What can Game of Thrones teach us about cyber security?

As season seven of Game of Thrones (GoT) wrapped up, fans waited with baited breath for the final showdown between the living and the dead. Watching Jon Snow and his allies prepare their forces for the impending war, I couldn’t help but see similarities between the defences of the Night’s Watch and those of cyber security teams in the real world.

The Night’s Watch is a sworn brotherhood of unsung heroes united to keep the Seven Kingdoms safe from the unknowns of Westeros’ northern border. More specifically, it’s their duty to defend The Wall from invading forces of White Walkers, wights and wildlings from beyond; similar to the responsibilities of today’s cyber security teams of keeping corporate data safe from malicious cyber attackers.

Here are three things we can learn about cyber security from The Night’s Watch.

Beware of zombie accounts

In season one, the bodies of two missing Night’s Watchmen are retrieved from the haunted forest just beyond The Wall, and are brought back to Castle Black. Once night falls, one of the bodies reanimates as a wight, and attacks Jon Snow. It’s not until Jon sets the wight on fire that it’s finally put to rest for good. The lesson here is that just because an employee has left, it doesn’t mean their digital account isn’t a threat to security. OneLogin’s recent research finds that over half of ex-employees still have zombie accounts that can be used to access corporate apps and data that can be leveraged at their will. Hence, cyber security teams need to metaphorically “burn the bodies” or use automated provisioning tools to ensure former employee’s zombie accounts are deprovisioned before they even step out of the door, or the castle grounds.

Take potential threats seriously

If the Lord Commander of the Night’s Watch is the CSO of Westeros, then the King of the Seven Kingdoms is the CEO.

A consistent frustration in GoT is how the great families of Westeros childishly squabble amongst themselves while the real threat of the White Walkers continues to rapidly grow beyond The Wall. Despite the Night’s Watch’s requests from the leaders of the seven kingdoms for more resources to defend The Wall, they are not always at the top of the priority list– are you starting to see the similarities? If you’re part of an IT team, I’m sure this point especially rings true. The southerners believe that White Walkers are just a myth. And even if they did exist, The Wall (perimeter security) would be enough to stop them. Tragically, the hubris of leaders south of The Wall is sure to cost the Seven Kingdoms dearly in the great war to come.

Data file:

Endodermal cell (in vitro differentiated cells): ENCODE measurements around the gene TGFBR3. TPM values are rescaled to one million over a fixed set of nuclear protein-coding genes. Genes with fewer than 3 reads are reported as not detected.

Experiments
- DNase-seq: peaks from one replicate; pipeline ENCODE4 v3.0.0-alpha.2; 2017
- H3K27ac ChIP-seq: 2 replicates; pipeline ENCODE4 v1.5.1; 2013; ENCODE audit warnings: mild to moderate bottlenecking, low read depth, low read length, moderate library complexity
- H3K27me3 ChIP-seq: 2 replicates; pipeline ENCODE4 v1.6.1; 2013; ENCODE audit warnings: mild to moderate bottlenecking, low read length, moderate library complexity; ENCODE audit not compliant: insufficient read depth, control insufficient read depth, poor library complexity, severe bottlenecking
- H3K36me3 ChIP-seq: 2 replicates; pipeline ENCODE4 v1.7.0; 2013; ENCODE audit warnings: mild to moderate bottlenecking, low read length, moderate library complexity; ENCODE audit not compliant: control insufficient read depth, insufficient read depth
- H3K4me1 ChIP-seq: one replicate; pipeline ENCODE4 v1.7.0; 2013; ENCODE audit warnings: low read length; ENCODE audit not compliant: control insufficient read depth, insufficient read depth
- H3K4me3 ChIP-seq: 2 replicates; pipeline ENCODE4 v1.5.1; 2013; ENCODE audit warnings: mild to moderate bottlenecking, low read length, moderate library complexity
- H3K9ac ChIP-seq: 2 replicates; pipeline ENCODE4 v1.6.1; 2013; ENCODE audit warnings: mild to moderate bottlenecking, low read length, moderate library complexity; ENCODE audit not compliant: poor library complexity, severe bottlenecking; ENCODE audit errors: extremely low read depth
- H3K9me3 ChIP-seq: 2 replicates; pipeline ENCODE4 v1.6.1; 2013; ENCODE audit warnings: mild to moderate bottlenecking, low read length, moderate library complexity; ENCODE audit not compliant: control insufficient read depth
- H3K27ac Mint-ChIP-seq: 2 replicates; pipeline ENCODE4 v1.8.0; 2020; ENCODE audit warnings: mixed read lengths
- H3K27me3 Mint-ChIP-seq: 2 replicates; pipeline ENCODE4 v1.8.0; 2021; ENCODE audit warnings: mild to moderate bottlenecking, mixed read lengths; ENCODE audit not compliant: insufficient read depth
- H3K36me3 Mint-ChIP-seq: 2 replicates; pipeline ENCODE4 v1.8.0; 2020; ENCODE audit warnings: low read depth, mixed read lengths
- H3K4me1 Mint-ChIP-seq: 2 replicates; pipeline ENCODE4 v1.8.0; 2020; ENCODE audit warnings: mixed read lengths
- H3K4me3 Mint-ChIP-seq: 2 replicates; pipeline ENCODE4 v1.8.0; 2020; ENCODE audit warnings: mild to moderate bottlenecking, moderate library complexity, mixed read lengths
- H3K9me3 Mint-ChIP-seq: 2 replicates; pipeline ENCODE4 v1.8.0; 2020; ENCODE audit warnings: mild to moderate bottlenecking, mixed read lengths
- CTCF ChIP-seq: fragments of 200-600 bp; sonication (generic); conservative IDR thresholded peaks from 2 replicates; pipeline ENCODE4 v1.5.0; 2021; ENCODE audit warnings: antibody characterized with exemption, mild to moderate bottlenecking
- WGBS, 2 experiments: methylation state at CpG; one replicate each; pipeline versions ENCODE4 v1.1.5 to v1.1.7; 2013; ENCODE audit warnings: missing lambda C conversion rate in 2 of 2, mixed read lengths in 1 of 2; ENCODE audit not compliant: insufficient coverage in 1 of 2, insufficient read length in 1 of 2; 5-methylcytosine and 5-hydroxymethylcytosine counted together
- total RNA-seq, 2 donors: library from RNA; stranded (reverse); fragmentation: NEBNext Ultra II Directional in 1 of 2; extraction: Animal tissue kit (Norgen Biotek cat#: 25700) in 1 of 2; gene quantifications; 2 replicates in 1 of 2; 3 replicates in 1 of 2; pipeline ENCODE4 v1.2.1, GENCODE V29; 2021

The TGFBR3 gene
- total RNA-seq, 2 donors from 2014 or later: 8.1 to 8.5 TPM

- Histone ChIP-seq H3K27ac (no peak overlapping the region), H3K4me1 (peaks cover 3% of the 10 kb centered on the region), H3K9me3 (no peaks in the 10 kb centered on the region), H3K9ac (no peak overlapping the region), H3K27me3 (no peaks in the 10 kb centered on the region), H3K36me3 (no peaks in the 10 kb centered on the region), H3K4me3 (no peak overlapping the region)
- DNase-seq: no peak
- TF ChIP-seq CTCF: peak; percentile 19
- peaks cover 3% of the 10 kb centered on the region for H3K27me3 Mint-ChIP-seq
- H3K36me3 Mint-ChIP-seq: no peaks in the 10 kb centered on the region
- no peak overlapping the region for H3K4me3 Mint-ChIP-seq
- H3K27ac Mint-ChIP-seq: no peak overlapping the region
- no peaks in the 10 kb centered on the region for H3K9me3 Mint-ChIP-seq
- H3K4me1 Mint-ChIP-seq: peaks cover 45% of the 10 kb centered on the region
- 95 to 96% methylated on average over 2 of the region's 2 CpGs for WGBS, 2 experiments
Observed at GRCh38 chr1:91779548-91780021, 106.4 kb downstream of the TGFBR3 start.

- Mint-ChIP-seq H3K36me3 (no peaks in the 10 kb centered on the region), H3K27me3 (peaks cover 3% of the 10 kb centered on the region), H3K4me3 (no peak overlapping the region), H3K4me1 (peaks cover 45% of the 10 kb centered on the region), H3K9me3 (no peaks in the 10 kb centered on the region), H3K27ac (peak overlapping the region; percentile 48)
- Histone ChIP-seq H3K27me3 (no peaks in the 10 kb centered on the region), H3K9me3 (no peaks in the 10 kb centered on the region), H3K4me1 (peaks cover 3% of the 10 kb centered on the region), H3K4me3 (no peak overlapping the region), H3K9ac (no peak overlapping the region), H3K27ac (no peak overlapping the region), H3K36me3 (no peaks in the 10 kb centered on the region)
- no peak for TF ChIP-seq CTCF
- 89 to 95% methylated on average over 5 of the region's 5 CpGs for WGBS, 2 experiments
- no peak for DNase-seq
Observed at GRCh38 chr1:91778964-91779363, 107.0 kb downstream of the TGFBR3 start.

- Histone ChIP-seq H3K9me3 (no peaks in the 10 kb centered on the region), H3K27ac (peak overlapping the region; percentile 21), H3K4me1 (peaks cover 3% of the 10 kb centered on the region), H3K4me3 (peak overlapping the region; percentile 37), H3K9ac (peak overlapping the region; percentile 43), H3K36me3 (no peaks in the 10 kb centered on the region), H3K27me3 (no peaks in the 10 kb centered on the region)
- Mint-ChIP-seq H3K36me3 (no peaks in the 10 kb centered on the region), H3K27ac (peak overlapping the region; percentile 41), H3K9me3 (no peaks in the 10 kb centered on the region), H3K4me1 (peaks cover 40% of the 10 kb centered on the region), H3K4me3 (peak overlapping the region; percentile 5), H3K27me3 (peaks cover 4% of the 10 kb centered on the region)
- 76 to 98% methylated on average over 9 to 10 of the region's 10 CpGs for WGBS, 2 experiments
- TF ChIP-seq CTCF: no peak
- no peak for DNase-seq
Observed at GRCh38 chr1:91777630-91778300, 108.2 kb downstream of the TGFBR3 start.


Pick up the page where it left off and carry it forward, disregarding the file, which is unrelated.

Similarly, in the real world, it’s critical for organisational leadership to make the necessary investments to defend against increasing security threats as soon as possible. Although you may not see a threat or assume its likelihood is low, the threat still exists. To assume that your organisation is safe because you have a wall at the edge of your kingdom of ice, fire, or otherwise is a risky state of being.

Currently, only a quarter of board members see cyber security as their top priority, despite the fact that cyber-attacks are rapidly becoming a greater threat. Even worse, over half of board members find difficulty understanding security risks vs. other risks (legal, financial, etc.), and find security reports to be too technical. This suggests an inability to fully comprehend — let alone address — cyber security risks. Thus, companies would be well-served to use technical understanding as a hiring criterion for board members.

Everyone has a part to play

It’s not just the job of Night’s Watch, or your cyber security team, to secure the domain; it’s everyone’s job.

Throughout the first few seasons of GoT, viewers are constantly reminded of how ill-equipped the Night’s Watch is. The Wall is supposed to be manned by thousands of seasoned knights distributed amongst The Wall’s 19 castles. Unfortunately for the Seven Kingdoms, only a few hundred untrained boys and criminals are posted at three of The Wall’s castles - each with scarce food, resources and weapons.

By the time, Jon Snow becomes King in the North, it’s apparent that The Wall won’t be receiving more men from King’s Landing. To account for this, Jon takes an “all-hands-on-deck” approach to fortifying The Wall. He enlists help from the wildlings and several Northern families. He commands that anyone who can hold a sword be trained to fight - including young boys and girls. The Northern Lords reluctantly agree to this because they understand that everyone’s lives hang in the balance and everyone has a part to play. Key takeaways from King Jon’s leadership: One, he’s not so naive to believe that The Wall is impenetrable. Two, he understands that people are the most important defence against outside threats. And three, Jon knows that training all able-bodied subjects to defend themselves is key to security.

Proper policies and training are key to any cyber security strategy. Every organisation’s security team only has a finite amount of time and resources, which means everyone, from marketing to sales to customer support, must take some responsibility. All employees should be trained in how to utilise password best practices, like using passphrases instead of shorter passwords, keeping passwords secure (i.e. not writing them down), and not reusing passwords for multiple accounts.

Employees should also know how to identify and respond to common threats like malware and phishing emails. This last point is critical, since phishing emails are the #1 method of delivering malware, and the vast majority of organisations have been targeted by phishing.

Alvaro Hoyos, CISO at OneLogin
Image Credit: BeeBright / Shutterstock